Recap 2013: Education

Vermont public education made waves in 2013 with no less than two Education Secretary appointments, one 5-cent property tax rate hike with a second 7 cent increase in the offing, personalized learning plans for students, and a controversy over a public school becoming a private nonprofit.

Higher education made its own news, too. At the federal level there were changes to the student loan program, and in Vermont institutions explored new partnerships.

Education was the centerpiece of Gov. Peter Shumlin’s second inaugural address, in January, when he announced his intentions for universal early childhood education, expanded meal and healthcare programs for low-income children, college classes for high school students, personalized learning plans for all students and more money for colleges and universities. Shumlin pushed most of his agenda through the Democratic Legislature with little resistance.

In January, the department of education was elevated to a Cabinet level agency. Department commissioner Armando Vilaseca was named interim secretary. Rebecca Holcombe, a New Hampshire educator, will take the reins of the agency in 2014.

The Legislature passed a bill allowing union dues to be collected from non-union members. Efforts to unionize daycare workers, however, failed.

PUBLIC EDUCATION SPENDING AND FUNDING

The perennial debate over education spending reached a new pitch in 2013 when the residential and non-residential property tax rates neared convergence. The tipping point triggered a recommendation from Tax Commissioner Mary Peterson that the Legislature re-evaluate of the state’s education funding system. Peterson recommended a five-cent property tax rate increase — the second in two years. Within a week, that recommendation was corrected to seven cents.

At the heart of education financing is school spending. Shumlin has frequently called on schools and locals to curb costs. Voters, however, overwhelmingly approved more local school spending in 2013. More than 90 percent of school budgets were approved in March.

One of the governor’s most conspicuous disappointments in 2013 was the rejection of his plan to bring universal early child education to Vermont. In his second inaugural address, in January, Shumlin proposed “the largest single investment in early childhood education in Vermont’s history.” His goal was to increase spending on child-care subsidies for low-income families.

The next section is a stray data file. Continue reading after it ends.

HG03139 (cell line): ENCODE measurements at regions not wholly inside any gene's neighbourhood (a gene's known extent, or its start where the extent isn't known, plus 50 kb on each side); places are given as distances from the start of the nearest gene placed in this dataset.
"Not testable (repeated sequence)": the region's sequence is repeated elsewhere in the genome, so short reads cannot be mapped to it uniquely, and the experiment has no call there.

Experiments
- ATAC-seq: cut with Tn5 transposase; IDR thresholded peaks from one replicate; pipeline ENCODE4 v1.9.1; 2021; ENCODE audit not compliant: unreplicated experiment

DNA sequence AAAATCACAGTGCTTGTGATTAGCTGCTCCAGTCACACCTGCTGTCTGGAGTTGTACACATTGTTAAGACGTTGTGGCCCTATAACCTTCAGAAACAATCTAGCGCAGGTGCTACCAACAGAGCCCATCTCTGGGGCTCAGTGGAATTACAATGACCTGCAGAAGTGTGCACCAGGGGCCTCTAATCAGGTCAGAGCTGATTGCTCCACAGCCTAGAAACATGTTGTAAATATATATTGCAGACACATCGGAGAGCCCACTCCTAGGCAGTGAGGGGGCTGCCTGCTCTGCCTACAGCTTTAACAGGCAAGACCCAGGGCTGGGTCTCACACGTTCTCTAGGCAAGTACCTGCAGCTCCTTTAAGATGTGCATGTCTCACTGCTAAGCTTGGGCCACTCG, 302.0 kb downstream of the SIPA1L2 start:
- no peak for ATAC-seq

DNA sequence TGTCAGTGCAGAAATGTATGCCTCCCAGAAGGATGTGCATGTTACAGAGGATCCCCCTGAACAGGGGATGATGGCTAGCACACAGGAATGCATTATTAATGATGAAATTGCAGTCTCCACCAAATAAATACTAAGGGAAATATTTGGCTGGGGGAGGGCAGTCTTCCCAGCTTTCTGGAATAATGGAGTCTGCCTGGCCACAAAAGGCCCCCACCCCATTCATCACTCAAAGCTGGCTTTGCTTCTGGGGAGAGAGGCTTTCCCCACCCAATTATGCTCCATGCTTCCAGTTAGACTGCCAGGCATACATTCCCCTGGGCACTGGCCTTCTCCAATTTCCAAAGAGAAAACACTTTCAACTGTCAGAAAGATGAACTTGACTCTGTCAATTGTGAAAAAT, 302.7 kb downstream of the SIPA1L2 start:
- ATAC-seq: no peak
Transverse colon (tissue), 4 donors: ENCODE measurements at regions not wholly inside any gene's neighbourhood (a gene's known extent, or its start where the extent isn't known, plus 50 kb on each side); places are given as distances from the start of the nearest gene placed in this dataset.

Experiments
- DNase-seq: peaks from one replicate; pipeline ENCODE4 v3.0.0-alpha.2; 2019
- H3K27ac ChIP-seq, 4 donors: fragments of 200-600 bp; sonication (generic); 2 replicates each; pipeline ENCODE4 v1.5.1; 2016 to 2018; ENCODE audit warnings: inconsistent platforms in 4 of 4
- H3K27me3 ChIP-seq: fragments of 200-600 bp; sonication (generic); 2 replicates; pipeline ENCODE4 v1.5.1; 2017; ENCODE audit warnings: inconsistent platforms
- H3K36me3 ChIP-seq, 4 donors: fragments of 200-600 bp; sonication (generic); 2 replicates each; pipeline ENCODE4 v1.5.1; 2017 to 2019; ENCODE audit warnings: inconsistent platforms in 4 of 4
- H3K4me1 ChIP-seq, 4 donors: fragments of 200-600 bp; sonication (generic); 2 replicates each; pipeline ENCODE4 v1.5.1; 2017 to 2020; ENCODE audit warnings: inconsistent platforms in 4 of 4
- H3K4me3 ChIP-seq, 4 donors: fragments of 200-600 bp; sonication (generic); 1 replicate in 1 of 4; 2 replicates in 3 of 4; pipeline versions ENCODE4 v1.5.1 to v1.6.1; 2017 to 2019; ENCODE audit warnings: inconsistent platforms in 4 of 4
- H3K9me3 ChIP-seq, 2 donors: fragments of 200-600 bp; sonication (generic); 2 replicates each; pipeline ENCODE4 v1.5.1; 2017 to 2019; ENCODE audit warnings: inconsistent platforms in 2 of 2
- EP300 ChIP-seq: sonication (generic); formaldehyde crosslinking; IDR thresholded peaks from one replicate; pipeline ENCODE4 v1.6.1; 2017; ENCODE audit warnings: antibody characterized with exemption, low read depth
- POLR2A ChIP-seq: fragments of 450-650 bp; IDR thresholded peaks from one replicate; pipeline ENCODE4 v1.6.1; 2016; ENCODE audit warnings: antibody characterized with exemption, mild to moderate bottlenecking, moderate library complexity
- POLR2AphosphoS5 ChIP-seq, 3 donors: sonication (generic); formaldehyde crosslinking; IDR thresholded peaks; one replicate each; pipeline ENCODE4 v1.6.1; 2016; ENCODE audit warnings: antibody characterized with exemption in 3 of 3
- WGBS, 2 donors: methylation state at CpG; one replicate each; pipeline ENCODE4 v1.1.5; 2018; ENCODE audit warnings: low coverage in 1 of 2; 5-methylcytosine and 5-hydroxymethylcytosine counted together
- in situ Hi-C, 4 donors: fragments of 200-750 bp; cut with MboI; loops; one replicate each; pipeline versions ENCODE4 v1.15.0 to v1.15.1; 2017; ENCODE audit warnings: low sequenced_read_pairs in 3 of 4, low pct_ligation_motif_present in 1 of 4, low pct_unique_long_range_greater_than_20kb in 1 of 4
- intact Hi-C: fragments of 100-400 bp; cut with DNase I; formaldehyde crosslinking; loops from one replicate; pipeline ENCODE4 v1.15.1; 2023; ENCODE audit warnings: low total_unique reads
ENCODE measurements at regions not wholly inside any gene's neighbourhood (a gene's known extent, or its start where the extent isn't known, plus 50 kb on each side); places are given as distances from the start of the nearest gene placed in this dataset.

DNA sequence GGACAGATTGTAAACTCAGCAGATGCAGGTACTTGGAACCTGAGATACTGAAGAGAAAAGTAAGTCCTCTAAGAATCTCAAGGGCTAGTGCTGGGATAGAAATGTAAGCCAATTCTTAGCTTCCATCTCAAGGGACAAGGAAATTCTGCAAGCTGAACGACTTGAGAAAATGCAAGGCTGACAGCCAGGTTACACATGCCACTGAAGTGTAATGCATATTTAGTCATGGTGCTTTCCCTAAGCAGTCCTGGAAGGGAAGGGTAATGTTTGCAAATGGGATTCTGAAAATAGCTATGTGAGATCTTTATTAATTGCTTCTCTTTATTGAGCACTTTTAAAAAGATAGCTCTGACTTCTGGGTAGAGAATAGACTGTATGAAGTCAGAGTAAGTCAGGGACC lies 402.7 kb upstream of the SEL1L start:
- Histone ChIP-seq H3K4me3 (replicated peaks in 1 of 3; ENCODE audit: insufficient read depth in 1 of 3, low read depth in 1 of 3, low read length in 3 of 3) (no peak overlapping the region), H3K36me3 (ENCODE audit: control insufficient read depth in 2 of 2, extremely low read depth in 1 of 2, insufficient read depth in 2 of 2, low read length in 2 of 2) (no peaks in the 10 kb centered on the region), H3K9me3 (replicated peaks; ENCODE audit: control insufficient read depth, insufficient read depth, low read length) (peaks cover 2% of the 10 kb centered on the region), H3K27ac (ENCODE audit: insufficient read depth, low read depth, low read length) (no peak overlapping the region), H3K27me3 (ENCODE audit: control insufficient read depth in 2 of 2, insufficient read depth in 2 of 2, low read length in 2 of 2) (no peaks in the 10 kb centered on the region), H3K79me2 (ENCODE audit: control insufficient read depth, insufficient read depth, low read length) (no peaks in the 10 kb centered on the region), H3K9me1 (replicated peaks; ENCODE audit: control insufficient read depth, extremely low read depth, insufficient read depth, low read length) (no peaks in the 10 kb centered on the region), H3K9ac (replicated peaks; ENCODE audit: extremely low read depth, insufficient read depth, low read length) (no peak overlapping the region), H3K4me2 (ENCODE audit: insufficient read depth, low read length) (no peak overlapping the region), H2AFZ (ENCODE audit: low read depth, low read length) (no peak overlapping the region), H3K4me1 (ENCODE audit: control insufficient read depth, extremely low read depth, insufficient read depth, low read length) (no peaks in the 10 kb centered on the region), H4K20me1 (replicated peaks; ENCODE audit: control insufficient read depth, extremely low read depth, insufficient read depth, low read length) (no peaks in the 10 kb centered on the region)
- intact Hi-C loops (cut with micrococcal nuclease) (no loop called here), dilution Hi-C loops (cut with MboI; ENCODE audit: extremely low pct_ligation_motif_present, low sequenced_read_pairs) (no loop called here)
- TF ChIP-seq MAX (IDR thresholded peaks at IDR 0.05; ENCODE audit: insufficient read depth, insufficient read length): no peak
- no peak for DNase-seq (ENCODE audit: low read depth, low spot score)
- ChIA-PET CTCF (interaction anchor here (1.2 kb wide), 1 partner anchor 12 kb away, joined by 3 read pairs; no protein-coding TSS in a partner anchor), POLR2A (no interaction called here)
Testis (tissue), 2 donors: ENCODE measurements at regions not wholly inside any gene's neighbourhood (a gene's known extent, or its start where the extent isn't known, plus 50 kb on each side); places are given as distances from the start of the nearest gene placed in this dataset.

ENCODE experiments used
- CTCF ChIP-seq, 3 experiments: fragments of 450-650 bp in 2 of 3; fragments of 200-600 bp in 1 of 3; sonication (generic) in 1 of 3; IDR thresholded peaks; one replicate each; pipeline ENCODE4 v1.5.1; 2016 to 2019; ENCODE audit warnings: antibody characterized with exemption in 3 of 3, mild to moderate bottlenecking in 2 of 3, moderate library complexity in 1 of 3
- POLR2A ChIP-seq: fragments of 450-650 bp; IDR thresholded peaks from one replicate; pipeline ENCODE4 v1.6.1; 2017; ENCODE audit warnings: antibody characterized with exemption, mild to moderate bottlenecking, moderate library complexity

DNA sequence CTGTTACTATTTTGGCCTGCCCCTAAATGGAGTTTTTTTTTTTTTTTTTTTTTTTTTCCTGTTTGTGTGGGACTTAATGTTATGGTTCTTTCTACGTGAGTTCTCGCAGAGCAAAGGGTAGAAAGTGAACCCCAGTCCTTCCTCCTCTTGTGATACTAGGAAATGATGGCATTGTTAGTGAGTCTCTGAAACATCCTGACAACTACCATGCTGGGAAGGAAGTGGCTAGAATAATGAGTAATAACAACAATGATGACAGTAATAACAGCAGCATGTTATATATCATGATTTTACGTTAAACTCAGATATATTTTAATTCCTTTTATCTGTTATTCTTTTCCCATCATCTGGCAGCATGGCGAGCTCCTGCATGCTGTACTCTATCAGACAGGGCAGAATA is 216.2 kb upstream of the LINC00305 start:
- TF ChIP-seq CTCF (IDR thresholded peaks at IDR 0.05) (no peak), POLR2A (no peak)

Shumlin’s proposed method of paying for the initiative, however, was to divert a portion of the state’s contribution toward the Earned Income Tax Credit for low-income Vermonters — to the childcare subsidy program. The initiative was roundly shot down by the Legislature. Pre-K education is a topic that will likely resurface in 2014.

INDEPENDENT SCHOOLS

Channeling public money to independent schools was already a contentious issue at the start of 2013. But the pitch of that debate heightened in January, when the state Board of Education approved an application from North Bennington to privatize its public elementary school.

Secretary Vilaseca questioned the constitutionality of the decision, while ardent independent school advocates defended the transition. The two factions squared off in competing reports in December, bringing a summer study committee to a less than harmonious close.

EDUCATION PROGRAMS

Even while property tax rates have increased to politically dangerous levels to keep school budgets in the black, some new school programs got the green light in 2013. The Legislature voted to expand the free school lunch program to feed all low-income students whose families fall between 130 percent and 185 percent of the federal poverty level. The funding — about $322,250 in the 2014 budget — will cover income levels just outside the federal school lunch eligibility.

Another of Shumlin’s initiatives got off the ground in 2013: personalized learning plans for all students in grades 7 through 12.

And Shumlin got exactly what he wanted with a new “flexible pathways” program that allows high school students to get credit for college courses.

HIGHER EDUCATION